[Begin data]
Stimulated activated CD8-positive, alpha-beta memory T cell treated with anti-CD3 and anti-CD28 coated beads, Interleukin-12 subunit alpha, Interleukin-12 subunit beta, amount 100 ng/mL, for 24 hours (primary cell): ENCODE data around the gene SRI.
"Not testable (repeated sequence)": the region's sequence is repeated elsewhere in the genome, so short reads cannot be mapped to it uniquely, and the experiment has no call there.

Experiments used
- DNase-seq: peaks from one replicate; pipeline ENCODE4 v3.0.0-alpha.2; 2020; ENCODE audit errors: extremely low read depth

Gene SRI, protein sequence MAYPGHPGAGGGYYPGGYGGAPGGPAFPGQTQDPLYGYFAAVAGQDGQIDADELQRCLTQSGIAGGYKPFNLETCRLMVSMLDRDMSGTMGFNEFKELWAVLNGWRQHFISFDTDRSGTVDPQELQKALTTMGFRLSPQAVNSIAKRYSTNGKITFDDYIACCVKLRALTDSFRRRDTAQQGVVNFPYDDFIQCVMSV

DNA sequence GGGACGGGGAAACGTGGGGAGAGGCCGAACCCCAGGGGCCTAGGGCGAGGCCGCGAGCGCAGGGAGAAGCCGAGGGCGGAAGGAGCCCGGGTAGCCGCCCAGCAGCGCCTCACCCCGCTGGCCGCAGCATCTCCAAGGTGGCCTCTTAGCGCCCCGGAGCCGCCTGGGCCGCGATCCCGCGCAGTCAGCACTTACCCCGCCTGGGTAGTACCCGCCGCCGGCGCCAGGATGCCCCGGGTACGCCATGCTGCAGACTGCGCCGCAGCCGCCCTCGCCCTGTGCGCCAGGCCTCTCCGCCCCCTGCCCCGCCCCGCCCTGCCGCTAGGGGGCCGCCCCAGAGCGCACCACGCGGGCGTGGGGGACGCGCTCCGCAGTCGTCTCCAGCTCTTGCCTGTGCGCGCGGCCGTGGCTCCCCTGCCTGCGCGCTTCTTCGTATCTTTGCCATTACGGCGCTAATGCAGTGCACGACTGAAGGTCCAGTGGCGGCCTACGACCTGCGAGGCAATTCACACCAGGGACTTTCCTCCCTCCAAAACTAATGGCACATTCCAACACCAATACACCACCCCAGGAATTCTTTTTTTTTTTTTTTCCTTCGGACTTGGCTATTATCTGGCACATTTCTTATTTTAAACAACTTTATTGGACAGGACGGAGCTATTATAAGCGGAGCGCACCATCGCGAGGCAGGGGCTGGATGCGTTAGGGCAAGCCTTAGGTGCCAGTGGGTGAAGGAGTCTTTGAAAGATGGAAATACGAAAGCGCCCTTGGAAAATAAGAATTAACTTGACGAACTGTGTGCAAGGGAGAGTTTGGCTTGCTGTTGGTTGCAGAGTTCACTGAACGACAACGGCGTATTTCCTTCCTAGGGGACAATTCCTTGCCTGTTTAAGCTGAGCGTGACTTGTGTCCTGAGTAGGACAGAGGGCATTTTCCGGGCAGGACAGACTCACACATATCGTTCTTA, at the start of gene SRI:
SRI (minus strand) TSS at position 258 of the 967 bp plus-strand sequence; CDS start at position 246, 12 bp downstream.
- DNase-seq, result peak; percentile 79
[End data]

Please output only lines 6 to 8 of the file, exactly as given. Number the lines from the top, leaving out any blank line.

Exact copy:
DNA sequence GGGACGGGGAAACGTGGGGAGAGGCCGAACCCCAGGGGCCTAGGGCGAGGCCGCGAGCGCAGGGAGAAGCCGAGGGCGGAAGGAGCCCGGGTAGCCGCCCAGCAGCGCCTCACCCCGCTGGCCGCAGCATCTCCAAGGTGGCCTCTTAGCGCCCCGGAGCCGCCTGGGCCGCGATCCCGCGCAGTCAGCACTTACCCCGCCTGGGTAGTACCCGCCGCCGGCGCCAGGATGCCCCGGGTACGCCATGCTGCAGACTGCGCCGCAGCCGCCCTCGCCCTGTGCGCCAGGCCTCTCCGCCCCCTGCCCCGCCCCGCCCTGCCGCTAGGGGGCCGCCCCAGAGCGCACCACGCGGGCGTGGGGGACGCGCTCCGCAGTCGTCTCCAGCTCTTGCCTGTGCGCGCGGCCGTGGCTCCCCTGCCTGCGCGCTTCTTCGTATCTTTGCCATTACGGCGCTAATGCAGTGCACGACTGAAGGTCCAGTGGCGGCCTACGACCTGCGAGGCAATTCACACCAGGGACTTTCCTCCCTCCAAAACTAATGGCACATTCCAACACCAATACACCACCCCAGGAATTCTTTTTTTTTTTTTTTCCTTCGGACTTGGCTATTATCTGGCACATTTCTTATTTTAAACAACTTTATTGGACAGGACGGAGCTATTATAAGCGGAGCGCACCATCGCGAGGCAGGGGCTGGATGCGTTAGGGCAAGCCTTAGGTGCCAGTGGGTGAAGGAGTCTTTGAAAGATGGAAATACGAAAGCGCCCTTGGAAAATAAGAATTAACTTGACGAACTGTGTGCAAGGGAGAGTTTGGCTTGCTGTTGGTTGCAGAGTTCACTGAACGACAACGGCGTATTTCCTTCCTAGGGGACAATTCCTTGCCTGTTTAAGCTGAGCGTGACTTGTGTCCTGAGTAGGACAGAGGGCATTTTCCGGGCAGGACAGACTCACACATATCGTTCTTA, at the start of gene SRI:
SRI (minus strand) TSS at position 258 of the 967 bp plus-strand sequence; CDS start at position 246, 12 bp downstream.
- DNase-seq, result peak; percentile 79